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Posts Tagged ‘Cepheus’

09/18/2020 – Ephemeris – A closer look at Cepheus the king’s most famous star

September 18, 2020 Comments off

This is Ephemeris for Friday, September 18th. Today the Sun will be up for 12 hours and 20 minutes, setting at 7:46, and it will rise tomorrow at 7:27. The Moon, 1 day past new, will set at 8:52 this evening.

There’s a faint constellation in the northeast above the W shaped constellation of Cassiopeia. It’s a nearly upside down church steeple of a constellation called Cepheus the king, and husband of queen Cassiopeia. Cepheus’ claim to astronomical fame is that one of its stars, Delta (δ) Cephei, is the archetype for the important Cepheid variable stars. Delta is the bottom most of a trio of stars at the right corner of the constellation. In the early 20th century Henrietta Leavitt discovered that Cepheids in the nearby galaxy the Large Magellanic Cloud varied in brightness with a period that was related to their average brightness. This meant that Cepheids could be used as standard candles to measure the great distances to other galaxies.

The event times given are for the Traverse City/Interlochen area of Michigan. They may be different for your location.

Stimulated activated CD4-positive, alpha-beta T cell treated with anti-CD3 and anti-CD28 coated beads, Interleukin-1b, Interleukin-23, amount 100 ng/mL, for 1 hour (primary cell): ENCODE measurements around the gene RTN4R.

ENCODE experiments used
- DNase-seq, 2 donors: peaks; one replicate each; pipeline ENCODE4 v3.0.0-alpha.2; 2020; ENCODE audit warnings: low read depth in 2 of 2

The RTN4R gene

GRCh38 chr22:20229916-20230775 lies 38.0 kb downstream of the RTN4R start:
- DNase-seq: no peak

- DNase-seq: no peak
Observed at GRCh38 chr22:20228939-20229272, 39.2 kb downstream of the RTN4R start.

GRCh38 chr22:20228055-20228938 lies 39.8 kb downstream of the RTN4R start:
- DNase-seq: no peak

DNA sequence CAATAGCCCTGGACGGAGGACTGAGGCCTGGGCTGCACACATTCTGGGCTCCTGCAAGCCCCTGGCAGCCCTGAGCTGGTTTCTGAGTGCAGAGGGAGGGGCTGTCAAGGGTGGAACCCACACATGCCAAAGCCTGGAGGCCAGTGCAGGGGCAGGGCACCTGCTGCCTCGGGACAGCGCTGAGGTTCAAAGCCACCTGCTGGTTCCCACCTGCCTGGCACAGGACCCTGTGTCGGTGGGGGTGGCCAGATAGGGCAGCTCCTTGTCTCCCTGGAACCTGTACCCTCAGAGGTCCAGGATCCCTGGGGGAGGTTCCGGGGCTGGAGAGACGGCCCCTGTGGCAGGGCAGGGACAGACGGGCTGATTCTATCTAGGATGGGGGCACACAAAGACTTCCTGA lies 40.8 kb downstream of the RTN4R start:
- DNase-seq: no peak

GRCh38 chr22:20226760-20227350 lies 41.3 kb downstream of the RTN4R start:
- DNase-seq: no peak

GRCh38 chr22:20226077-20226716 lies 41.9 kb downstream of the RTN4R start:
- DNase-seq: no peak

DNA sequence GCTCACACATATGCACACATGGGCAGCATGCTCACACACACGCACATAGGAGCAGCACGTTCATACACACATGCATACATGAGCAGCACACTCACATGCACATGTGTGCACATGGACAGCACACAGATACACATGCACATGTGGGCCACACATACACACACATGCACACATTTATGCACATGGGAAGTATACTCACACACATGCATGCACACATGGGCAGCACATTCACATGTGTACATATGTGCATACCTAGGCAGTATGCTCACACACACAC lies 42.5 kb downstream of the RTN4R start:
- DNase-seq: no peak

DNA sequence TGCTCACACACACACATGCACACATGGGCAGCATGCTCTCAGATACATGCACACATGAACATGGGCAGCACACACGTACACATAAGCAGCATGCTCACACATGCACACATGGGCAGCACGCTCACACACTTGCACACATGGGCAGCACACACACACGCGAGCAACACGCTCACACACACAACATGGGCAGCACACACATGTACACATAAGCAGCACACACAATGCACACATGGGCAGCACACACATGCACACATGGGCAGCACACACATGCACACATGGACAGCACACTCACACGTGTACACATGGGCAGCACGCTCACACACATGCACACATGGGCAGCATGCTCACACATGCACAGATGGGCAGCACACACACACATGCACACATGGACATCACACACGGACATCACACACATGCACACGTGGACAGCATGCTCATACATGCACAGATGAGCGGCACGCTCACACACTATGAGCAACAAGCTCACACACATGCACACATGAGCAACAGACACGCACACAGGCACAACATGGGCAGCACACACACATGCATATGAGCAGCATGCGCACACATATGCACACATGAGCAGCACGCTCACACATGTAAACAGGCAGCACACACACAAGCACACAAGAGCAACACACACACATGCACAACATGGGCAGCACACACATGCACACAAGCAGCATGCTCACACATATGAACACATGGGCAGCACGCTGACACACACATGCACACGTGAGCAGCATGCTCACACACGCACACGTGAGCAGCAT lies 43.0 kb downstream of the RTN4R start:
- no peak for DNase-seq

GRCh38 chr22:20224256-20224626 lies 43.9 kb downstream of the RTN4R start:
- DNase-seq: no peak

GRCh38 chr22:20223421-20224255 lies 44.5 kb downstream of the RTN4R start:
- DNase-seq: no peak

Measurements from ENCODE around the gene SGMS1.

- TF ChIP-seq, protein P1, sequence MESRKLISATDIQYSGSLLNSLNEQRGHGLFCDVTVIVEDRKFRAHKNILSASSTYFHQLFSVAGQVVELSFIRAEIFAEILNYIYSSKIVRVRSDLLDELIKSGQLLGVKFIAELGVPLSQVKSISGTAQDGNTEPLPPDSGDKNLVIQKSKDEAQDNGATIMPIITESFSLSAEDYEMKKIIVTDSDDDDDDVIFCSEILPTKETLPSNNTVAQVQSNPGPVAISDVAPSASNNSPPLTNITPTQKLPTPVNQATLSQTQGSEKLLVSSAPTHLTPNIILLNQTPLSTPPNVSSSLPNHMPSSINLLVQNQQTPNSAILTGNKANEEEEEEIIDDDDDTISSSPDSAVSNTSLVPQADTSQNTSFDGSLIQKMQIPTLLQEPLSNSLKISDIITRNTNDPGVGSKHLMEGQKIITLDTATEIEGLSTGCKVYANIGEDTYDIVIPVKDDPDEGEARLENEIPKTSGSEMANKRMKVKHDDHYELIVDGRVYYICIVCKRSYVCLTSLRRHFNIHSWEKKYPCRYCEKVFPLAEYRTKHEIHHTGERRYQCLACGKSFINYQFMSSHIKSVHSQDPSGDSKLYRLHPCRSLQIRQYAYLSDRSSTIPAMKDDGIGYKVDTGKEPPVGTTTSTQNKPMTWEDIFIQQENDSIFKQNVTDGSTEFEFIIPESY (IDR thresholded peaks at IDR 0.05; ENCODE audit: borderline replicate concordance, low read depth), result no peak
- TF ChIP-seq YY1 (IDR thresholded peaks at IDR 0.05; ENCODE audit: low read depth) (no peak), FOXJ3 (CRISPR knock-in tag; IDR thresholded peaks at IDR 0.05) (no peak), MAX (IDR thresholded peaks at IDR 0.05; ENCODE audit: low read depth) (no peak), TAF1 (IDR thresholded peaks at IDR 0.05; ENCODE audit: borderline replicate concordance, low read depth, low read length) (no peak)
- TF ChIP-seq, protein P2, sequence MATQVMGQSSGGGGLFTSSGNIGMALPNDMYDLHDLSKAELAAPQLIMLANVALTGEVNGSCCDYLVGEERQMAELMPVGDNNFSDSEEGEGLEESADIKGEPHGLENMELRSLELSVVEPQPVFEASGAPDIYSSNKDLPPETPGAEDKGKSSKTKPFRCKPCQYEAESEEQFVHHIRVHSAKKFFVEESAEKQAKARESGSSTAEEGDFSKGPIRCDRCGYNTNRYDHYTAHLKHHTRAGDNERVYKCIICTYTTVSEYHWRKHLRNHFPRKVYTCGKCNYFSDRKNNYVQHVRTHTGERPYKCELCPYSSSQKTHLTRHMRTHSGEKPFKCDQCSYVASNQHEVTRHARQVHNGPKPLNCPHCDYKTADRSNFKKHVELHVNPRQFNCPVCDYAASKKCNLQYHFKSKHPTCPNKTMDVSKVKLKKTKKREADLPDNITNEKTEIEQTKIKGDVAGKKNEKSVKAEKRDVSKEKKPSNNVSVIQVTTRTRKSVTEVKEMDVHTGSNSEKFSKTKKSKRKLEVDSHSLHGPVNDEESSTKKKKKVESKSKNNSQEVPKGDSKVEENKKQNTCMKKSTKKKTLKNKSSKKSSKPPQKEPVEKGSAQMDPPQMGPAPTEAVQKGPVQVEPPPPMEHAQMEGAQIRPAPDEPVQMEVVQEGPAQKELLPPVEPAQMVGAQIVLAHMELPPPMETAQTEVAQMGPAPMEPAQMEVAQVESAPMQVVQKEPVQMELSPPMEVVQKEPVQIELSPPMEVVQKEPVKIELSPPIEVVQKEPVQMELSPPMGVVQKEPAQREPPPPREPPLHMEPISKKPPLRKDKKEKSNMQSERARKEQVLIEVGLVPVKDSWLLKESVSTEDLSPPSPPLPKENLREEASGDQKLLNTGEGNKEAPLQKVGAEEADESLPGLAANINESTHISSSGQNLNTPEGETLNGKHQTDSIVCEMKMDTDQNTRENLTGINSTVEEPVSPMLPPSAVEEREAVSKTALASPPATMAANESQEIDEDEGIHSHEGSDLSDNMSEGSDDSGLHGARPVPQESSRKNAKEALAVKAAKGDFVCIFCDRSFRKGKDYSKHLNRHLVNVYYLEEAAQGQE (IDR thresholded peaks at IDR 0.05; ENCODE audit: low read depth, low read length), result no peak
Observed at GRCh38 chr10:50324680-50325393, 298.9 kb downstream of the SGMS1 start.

Addendum

Cassiopeia and Cepheus finder animation

Cassiopeia and Cepheus finder animation looking in the northeast at 9 pm or about an hour after sunset in mid-September. Created using Stellarium and GIMP.

Delta Cephei (circled) finder for mid-September at 9 pm or about an hour after sunset looking northeast. The brighter stars are marked by their Bayer Greek letters. Numerical designations are Flamsteed numbers. Created using Cartes du Ciel (Sky Chart).

Delta_Cephei_lightcurve

Light Curve of Delta Cephei. The pulsation period is 5.367 days. Credit: ThomasK Vbg – Own work, CC BY-SA 3.0, https://commons.wikimedia.org/w/index.php?curid=13887639

09/17/2020 – Ephemeris – Finding Cassiopeia the queen and Cepheus the king

September 17, 2020 Comments off

This is Ephemeris for Thursday, September 17th. Today the Sun will be up for 12 hours and 24 minutes, setting at 7:48, and it will rise tomorrow at 7:25. The Moon is new today, and won’t be visible.

The stars of the autumn skies are slowly replacing the summer stars from the east. Look midway up in the northeastern sky in the evening and you can find the W shaped constellation of Cassiopeia the queen. Cassiopeia is so far north that it never sets for us in Michigan. It is opposite the pole star Polaris from the handle of Big Dipper. There’s a dim star that appears above the middle star of the W which turns it into a very crooked backed chair, Cassiopeia’s throne. Above and left of Cassiopeia is a dim upside down church steeple shaped constellation of Cepheus the king, her husband. The Milky Way flows through Cassiopeia toward the northeastern horizon. She is a character in an autumn star story with five other constellations.

For my retelling of the Greek myth that links these autumn constellations click here.

The event times given are for the Traverse City/Interlochen area of Michigan. They may be different for your location.